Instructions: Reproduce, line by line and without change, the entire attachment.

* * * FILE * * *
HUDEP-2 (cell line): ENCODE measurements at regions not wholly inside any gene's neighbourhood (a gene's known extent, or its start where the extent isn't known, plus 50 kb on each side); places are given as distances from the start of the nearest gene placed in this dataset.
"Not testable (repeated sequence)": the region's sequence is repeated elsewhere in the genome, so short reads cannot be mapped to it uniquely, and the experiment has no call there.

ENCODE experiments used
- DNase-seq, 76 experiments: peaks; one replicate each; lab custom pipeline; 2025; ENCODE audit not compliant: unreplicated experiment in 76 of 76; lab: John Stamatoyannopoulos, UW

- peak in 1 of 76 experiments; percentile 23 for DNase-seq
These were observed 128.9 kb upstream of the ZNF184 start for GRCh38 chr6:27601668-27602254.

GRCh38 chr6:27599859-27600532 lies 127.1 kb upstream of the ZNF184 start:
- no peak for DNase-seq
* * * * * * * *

HUDEP-2 (cell line): ENCODE measurements at regions not wholly inside any gene's neighbourhood (a gene's known extent, or its start where the extent isn't known, plus 50 kb on each side); places are given as distances from the start of the nearest gene placed in this dataset.
"Not testable (repeated sequence)": the region's sequence is repeated elsewhere in the genome, so short reads cannot be mapped to it uniquely, and the experiment has no call there.

ENCODE experiments used
- DNase-seq, 76 experiments: peaks; one replicate each; lab custom pipeline; 2025; ENCODE audit not compliant: unreplicated experiment in 76 of 76; lab: John Stamatoyannopoulos, UW

- peak in 1 of 76 experiments; percentile 23 for DNase-seq
These were observed 128.9 kb upstream of the ZNF184 start for GRCh38 chr6:27601668-27602254.

GRCh38 chr6:27599859-27600532 lies 127.1 kb upstream of the ZNF184 start:
- no peak for DNase-seq